As we spoke, the cows around the village were sending up a cacophony of bell-ringing, trapped by the sheltered valley. Even some of the horses had bells on in case the clouds came down suddenly.
Only 20,000 or so of the inhabitants of South Tyrol declare themselves to speak Ladin as a first language – some 5 per cent of the population – but they are fiercely independent. The Ladins have their own primary schools, their own TV programmes and weekly newspaper, and a government-financed cultural institute given the task of preserving the language and culture. Yet they remain virtually unknown among the enclave nations of Europe. “Maybe it’s because we never let any bombs off,” said one of the Ladin farmworkers at Mutschlechner’s bar, nursing what was not his first glass of wheat beer.
That night there was a sprinkling of snow, unexpected in summer even at 7,000ft, and the sun came up on a village that looked like a nativity scene. “Sonne und schnee [sun and snow],” said Mutschlechner, as we left, “ein geschenk [a present].”
The Ladins have had their own present in recent years: the Dolomites were admitted to Unesco’s world heritage list in 2009. This wasn’t just a cultural kitemark. Funds have flooded into the high valleys as a result. Everywhere we went, there was the smell of fresh pine from the newly built restaurants and rifugi, particularly once we joined the A1 trail, a long-distance route threading through the Dolomites towards Cortina.
Foreign trekkers have come in droves, particularly from the US and Germany, drawn not just by the drama of the peaks and the charm of the unique culture, but by cheaper food, far better coffee and, some would argue, a friendlier welcome than in other alpine countries.
Between the fascinating rifugio stops, we walked for up to seven hours a day, usually covering six to 10 miles. The climax came on day five: the ascent from the beautiful lakes of the Fanes valley to the vertiginous Rifugio Lagazuoi, at 2,778m one of the highest inns in the Dolomites. This was one of the locations for Cliffhanger (1993), the hair-raising Sylvester Stallone movie, and one can see why: the rifugio projects out from a cliff like a CGI effect towards a ring of imposing peaks.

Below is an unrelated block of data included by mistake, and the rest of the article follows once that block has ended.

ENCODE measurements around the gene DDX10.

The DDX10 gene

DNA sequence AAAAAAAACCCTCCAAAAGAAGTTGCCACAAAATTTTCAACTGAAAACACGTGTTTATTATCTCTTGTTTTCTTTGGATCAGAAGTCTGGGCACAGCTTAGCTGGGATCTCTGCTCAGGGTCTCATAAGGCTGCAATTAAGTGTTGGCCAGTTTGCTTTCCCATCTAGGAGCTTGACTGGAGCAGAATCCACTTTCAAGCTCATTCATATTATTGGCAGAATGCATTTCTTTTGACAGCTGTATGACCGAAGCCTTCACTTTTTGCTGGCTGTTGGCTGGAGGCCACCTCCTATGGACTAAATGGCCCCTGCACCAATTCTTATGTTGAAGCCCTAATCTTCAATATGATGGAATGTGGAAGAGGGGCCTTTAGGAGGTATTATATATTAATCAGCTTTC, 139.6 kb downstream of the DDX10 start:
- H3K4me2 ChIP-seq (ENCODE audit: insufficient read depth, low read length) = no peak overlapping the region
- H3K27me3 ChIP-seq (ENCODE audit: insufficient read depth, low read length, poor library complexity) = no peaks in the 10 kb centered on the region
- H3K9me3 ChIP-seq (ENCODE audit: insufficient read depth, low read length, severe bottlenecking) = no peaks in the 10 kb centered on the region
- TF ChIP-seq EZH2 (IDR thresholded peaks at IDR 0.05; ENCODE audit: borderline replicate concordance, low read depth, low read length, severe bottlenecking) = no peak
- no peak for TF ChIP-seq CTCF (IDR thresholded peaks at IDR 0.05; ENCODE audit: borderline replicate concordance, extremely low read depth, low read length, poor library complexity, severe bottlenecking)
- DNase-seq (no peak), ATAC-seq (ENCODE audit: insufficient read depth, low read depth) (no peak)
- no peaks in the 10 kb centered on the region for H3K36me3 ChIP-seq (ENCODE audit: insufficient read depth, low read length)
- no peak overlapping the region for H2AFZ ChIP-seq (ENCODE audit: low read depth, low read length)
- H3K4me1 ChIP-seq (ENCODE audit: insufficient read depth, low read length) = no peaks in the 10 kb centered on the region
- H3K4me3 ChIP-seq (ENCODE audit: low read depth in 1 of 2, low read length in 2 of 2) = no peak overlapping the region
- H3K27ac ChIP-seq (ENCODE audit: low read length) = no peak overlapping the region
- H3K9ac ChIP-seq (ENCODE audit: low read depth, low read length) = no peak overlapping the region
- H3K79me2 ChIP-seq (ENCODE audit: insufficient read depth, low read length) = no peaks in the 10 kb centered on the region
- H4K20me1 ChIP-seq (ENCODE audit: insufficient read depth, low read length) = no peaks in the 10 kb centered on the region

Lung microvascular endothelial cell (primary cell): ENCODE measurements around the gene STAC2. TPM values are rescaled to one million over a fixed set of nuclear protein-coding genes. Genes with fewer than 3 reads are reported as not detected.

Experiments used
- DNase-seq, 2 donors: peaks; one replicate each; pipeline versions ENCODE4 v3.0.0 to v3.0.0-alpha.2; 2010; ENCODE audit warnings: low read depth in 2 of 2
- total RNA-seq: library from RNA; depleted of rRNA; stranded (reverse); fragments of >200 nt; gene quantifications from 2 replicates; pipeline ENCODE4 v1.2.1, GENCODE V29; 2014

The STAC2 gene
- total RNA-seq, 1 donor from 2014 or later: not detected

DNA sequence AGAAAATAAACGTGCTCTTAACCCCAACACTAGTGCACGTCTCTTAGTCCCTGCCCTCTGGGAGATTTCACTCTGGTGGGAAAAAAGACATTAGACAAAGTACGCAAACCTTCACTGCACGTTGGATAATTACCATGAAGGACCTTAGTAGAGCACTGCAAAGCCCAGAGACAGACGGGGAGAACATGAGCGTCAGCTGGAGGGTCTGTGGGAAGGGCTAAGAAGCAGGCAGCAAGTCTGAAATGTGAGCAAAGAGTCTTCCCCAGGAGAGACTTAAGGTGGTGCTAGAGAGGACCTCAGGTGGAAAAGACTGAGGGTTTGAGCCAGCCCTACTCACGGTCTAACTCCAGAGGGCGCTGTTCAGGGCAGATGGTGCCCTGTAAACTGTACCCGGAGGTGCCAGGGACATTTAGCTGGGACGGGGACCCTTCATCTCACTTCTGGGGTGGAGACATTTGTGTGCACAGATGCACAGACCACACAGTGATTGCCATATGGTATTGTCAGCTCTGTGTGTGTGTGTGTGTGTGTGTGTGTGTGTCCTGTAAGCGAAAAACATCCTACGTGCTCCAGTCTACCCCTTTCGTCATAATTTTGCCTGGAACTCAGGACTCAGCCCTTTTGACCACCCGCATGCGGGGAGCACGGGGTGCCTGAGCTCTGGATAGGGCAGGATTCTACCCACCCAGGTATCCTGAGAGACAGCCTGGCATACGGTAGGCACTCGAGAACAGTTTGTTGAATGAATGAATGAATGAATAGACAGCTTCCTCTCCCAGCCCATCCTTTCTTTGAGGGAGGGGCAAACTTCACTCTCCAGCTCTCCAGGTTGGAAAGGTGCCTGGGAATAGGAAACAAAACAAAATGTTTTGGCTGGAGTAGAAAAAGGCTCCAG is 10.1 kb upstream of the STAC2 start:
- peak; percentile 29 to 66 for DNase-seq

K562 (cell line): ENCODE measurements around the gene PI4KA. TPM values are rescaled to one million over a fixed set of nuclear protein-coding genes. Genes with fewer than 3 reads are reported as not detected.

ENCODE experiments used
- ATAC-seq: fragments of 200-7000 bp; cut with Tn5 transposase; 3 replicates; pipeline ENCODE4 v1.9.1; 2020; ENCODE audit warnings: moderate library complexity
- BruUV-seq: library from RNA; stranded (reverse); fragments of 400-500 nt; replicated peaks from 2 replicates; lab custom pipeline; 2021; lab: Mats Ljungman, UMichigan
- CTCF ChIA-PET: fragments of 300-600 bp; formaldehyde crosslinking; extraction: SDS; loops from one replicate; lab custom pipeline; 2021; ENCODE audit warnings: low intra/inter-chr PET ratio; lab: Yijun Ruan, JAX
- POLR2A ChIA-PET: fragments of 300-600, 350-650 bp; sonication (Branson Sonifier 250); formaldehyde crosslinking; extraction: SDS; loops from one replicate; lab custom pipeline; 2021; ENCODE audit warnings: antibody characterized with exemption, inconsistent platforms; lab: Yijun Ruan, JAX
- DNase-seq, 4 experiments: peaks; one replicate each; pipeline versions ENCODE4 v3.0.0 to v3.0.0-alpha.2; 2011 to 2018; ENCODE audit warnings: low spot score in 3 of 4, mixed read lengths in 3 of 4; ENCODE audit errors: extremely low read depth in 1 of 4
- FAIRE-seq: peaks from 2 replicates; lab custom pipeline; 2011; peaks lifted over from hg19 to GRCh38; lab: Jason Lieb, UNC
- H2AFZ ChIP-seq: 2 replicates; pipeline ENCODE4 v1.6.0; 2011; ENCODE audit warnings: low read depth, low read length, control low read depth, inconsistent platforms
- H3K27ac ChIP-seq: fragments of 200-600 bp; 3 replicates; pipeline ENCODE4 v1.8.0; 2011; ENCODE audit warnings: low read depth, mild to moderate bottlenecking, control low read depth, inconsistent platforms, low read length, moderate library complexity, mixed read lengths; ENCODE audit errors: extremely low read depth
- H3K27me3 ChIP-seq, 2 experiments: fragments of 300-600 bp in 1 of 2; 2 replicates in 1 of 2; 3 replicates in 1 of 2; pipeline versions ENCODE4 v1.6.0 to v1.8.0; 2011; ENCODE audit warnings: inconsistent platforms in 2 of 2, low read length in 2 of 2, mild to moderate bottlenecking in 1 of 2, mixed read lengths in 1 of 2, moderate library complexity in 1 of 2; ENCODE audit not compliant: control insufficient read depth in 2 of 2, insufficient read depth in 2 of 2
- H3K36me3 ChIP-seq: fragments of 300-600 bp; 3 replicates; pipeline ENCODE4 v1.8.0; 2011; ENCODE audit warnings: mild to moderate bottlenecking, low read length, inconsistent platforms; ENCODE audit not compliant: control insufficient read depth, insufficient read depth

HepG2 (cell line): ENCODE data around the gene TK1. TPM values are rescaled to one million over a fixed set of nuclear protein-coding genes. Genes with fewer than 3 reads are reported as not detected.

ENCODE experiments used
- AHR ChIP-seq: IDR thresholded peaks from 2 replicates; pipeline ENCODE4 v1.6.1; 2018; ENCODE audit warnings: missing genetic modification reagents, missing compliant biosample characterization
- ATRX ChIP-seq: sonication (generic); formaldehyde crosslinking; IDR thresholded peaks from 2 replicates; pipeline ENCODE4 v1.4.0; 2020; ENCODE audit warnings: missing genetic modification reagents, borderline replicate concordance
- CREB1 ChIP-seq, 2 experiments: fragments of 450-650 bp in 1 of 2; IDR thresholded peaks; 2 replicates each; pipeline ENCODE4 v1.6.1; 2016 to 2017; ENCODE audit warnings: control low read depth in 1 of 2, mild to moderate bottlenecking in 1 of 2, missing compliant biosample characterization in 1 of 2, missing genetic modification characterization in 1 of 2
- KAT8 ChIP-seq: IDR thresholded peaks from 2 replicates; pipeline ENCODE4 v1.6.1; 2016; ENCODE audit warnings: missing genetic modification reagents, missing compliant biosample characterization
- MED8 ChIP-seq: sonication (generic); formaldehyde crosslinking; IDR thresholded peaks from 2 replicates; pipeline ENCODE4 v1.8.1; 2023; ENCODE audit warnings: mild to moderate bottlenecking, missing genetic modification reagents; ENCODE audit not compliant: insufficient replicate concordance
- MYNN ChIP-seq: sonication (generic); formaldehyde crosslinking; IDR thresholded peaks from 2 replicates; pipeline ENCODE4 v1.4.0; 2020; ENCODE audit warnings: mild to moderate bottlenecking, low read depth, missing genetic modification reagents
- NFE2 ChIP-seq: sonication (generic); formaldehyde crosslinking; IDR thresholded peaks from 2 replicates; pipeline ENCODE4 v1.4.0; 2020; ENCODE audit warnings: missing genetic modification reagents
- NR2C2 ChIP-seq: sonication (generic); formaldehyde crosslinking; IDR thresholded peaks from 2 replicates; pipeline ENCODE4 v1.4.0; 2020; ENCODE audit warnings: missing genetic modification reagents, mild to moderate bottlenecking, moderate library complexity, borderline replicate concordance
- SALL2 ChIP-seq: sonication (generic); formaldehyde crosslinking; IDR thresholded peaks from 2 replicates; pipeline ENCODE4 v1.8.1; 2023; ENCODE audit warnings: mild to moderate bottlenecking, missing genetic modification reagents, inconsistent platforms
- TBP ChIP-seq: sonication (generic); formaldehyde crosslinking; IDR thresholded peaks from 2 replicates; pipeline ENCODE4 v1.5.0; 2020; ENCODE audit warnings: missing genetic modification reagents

Along this section, we had fallen in with other trekkers who were staging their journey at the same rifugi, and by now a few evenings of grappa and conversation had consolidated friendships. Two young German students were following the fine romantic traditions of the Wanderweg and had brought a guitar with them, although rather than playing German Lieder we ended up doing karaoke versions of songs we were all more likely to know, including a few raucous Queen renditions.
Outside, the Dolomites were putting on a spectacular show at sunset, the fast-moving weather alternately lighting up peaks and then covering them with a mist of fine snow, so that each massif had its moment in the spotlight: Sella, Pelmo, Civetta and then the most prominent of all, Marmolada, with its large glacier. It was hard to imagine that during the first world war, Ladin and Austrian troops carved trenches through the base of that same glacier; or that just beneath our feet, Italian forces had dug a tunnel up behind the cliff-face to dynamite the enemy. When we traced some of those tunnels on our descent to the valley and our final destination, Cortina, we found edelweiss growing at the exit to one of them: the alpine equivalent of poppies in Flanders Fields.
Hugh Thomson is the author of several books exploring mountains and their communities, including ‘The White Rock’ (Orion) about the Incas in Peru and ‘Nanda Devi’ (Orion)
Hugh Thomson was a guest of Mountain Kingdoms (mountainkingdoms.com) and the Hotel Bauer Palazzo in Venice (ilpalazzovenezia.com). Mountain Kingdoms offers an eight-day guided trip, starting on June 22 or September 7, from £1,895